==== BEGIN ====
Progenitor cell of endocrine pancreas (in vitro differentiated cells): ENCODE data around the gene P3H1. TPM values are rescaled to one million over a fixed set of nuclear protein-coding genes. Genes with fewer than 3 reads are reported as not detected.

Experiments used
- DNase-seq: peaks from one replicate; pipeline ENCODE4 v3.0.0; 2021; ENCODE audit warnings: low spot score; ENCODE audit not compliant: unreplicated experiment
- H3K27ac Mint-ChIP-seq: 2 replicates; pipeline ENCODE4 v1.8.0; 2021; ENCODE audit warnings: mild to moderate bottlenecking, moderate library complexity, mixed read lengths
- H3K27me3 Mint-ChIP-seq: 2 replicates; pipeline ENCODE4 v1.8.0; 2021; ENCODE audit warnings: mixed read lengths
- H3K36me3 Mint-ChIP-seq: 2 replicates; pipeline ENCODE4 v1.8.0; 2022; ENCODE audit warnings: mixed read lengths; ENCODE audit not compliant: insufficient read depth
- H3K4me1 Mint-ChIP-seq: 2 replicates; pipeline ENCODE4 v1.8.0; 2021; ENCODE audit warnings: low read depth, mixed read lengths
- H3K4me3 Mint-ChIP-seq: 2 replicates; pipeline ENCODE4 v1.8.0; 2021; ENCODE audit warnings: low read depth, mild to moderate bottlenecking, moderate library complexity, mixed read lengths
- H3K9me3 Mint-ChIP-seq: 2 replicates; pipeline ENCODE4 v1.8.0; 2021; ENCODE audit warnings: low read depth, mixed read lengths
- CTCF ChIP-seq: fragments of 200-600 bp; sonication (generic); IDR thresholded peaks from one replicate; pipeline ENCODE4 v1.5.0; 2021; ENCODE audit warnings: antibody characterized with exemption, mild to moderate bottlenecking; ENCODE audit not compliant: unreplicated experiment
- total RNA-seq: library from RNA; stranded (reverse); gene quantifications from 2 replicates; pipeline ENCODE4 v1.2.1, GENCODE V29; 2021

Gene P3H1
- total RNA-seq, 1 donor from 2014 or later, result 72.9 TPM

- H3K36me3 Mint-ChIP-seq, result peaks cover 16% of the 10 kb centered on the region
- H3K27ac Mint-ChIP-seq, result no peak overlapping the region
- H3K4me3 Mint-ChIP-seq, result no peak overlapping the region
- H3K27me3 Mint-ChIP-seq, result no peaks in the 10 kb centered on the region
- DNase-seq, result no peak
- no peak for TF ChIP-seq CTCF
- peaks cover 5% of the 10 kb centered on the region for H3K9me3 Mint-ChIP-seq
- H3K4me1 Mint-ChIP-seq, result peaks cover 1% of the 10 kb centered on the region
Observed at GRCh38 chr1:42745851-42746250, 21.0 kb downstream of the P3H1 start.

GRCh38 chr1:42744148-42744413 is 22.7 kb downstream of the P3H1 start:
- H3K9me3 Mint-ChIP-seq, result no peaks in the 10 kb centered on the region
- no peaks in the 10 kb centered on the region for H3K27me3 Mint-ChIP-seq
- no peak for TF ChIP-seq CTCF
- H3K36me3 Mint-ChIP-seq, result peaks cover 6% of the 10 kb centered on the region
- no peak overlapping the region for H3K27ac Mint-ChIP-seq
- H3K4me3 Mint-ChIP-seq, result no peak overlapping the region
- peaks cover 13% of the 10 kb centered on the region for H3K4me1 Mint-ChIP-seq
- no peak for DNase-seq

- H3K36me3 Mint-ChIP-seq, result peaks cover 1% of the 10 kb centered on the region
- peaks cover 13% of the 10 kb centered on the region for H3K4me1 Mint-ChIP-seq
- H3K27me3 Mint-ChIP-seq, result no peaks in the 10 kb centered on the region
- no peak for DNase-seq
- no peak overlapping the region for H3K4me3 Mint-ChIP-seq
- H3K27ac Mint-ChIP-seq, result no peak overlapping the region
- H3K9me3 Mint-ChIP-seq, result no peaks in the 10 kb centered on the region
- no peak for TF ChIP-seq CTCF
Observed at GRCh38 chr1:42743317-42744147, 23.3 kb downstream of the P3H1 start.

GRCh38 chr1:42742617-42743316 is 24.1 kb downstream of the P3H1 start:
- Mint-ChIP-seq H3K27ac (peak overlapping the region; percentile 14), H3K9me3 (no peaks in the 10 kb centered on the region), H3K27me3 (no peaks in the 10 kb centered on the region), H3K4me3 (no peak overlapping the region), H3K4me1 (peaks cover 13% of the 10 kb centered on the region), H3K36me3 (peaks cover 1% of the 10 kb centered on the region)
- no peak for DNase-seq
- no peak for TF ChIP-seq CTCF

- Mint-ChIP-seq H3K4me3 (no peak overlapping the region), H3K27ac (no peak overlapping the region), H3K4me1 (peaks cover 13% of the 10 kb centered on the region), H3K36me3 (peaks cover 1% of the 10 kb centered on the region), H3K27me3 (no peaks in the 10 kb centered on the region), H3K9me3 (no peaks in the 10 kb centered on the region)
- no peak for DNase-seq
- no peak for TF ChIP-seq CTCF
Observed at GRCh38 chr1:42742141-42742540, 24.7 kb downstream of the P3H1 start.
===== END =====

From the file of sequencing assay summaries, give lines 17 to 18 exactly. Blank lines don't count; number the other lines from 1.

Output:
- H3K27me3 Mint-ChIP-seq, result no peaks in the 10 kb centered on the region
- DNase-seq, result no peak